But it was the article, “My thoughts on complexity and the intersectionality of change at Stellenbosch University” by Lovelyn Chidinma Nwadeyi on Litnet that spoke right to the heart of the problem. She is a  young Nigerian woman who describes how she embraced the Afrikaans nature of the university and taught herself to speak Afrikaans. Now completely fluent in it, she easily demonstrated her mastery of the language with one beautiful Afrikaans sentence after another while she skillfully revealed the absolute depravity of the exclusivity of Afrikanerhood with words like this:

For my undergrad years I facilitated workshops, debates and seminars on race, diversity and multiculturalism. I would sit on university leadership panels that aimed to transform campus by making it an inclusive space for all students, in whatever way possible. I was in and out of the former Rector’s office, with other black and coloured students. We would talk to Prof Botman and some of his management team about our experiences. Being called kaffirs in Stellenbosch, being told by lecturers we don’t belong here because we made the mistake of asking for a word or two to be translated in a class, not being allowed to share rooms with white girls/guys in residences because white and black don’t mix, being told that we don’t deserve to be at Stellenbosch because we just fill part of the Equity quotas necessary for our courses and residences – not because many of us were A students right through high school till Matric finals.

It was the paralyzing realization that this wonderful human being had done everything this specific society had demanded of her. She studied hard, got A’s, learned Afrikaans, tried to create space where racial reconciliation could take place, reported abuses to the authorities and yet… it is almost like the game was rigged from the start. Perhaps because it was just a game not a real set of criteria…

So with all these thoughts and emotions in mind, I want to invite you to climb a mountain with me. It is the mountain of Afrikanerhood, as seen by Afrikaners – that group of people of European descent that came to Africa since 1652, under the auspices of creating a halfway house for travelers but who proceeded to colonize much of the southern part of the continent.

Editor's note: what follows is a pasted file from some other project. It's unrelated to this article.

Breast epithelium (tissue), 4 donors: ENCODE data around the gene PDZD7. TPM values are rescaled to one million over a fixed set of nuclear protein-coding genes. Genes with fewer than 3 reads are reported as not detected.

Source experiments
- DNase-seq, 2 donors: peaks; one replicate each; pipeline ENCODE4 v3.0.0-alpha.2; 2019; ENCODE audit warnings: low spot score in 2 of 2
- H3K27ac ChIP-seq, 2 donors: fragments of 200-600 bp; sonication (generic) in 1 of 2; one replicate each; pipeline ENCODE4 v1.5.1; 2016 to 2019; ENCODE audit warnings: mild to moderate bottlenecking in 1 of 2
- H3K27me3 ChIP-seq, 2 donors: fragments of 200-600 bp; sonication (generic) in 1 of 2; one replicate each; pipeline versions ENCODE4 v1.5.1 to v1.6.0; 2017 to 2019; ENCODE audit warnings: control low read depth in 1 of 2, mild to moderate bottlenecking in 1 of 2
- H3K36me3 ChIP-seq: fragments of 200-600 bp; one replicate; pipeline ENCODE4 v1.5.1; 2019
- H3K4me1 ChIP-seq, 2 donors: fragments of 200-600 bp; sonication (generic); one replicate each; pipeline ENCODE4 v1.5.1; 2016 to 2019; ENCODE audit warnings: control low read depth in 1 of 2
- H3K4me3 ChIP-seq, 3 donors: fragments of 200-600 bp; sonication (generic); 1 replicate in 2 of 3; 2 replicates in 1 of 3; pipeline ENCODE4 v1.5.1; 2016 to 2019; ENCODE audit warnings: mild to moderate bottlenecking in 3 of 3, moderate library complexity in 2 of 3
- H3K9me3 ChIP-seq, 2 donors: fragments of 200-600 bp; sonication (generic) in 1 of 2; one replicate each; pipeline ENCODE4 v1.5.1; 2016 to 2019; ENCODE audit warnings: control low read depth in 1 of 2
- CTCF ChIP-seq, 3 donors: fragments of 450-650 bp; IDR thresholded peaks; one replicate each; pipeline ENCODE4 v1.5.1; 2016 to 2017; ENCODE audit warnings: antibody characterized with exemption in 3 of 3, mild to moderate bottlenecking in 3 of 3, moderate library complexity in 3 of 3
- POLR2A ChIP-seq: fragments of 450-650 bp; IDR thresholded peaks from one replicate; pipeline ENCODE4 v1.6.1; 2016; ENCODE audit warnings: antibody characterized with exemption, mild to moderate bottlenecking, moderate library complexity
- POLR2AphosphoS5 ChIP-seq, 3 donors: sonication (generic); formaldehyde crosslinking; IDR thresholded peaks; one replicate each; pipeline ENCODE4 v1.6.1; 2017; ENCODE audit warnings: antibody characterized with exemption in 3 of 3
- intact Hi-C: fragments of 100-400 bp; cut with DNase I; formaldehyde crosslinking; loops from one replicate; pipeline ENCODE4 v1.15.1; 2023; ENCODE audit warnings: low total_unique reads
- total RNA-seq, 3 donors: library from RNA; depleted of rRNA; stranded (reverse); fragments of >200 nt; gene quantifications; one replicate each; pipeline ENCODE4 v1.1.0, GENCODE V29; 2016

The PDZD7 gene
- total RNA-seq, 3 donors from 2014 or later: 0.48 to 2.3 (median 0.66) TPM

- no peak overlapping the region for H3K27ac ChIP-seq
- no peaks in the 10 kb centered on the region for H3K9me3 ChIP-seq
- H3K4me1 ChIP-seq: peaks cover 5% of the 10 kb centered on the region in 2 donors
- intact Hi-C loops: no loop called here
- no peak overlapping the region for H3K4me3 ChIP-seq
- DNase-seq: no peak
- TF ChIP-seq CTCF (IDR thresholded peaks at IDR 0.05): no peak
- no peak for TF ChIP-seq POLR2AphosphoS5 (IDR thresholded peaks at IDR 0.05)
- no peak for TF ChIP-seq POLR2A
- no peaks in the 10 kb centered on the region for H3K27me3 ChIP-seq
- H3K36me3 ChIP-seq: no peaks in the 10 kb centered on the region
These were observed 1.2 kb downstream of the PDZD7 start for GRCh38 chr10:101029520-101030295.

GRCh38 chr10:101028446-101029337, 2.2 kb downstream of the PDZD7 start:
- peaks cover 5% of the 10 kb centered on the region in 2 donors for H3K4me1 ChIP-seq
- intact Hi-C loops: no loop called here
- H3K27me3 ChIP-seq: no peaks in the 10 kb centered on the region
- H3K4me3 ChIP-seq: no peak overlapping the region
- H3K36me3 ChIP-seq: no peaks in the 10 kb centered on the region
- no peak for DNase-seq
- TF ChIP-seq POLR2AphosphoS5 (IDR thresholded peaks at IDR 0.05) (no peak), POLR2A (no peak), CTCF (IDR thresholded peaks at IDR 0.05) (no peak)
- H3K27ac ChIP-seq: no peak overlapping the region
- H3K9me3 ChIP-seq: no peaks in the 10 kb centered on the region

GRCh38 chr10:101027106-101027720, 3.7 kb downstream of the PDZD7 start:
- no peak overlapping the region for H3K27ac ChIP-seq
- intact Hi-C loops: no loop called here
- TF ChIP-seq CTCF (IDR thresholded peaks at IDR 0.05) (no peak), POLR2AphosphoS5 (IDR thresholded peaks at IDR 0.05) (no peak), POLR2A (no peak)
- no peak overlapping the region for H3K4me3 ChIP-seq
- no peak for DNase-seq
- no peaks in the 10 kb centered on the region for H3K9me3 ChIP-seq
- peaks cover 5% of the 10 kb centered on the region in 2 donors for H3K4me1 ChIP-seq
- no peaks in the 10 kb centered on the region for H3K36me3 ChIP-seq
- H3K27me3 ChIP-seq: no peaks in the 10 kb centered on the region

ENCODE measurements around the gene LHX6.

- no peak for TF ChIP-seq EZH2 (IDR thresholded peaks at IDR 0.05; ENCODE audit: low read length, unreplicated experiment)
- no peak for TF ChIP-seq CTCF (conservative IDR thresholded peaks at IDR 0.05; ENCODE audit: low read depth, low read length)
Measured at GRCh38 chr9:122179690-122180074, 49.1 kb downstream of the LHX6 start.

The base of the mountain is filled with ordinary people, the types Chris Voster pointed out and so many shades in between. Different generations like the stoic older guard. Many of them started life on farms and lived close to nature. They are acutely aware of their heritage and revere their so-called sacred history (a history that paints the picture of a protagonist who made very little mistakes and always had the best of intentions). They are devout Calvinists and believe God has elected the Afrikaner ‘volk’ as the group that has to carry the gospel into Africa. As such they believe in a special protective blessing and guiding hand that will lead “their people” – meaning their ethnic group – to a great destiny. Some might even believe in the words of Siener van Rensburg, a self-appointed prophet of the people.

There is the newer generation that grew up during Apartheid and saw the transition to a democratic South Africa. They are in the throes of raising children and getting them through college. They worry about money, safety and opportunity, not just for themselves, but also for their children. They resent the current situation because they did not invent Apartheid but get to reap the whole bitter harvest of hundreds of years of hegemony. They do not understand history (sacred or real) that well but insist on trying to find a silver lining in the dark cloud of being an Afrikaner, often insisting that “not everything about Apartheid was that bad,” and triumphantly point out failings in the current government policies as proof that the old folk were perhaps right…

There are the young people who just want to live their life and feel like pawns in a grand political game. They inherited some of the generational racists tendencies but knows little about history and do not cling to the ‘volk’ ideology at all. They want everybody to be treated on merit and, therefore, they often resent affirmative action and feel it is unfair discrimination.

Higher up on the mountain you will find the Afrikaner politicians spread throughout the political spectrum from the right wing hardliners with their anachronistic ideas to the perceived centrists that attempt to carve out a future for themselves… a future that looks a lot like sustained white privilege.

Part 2 to follow: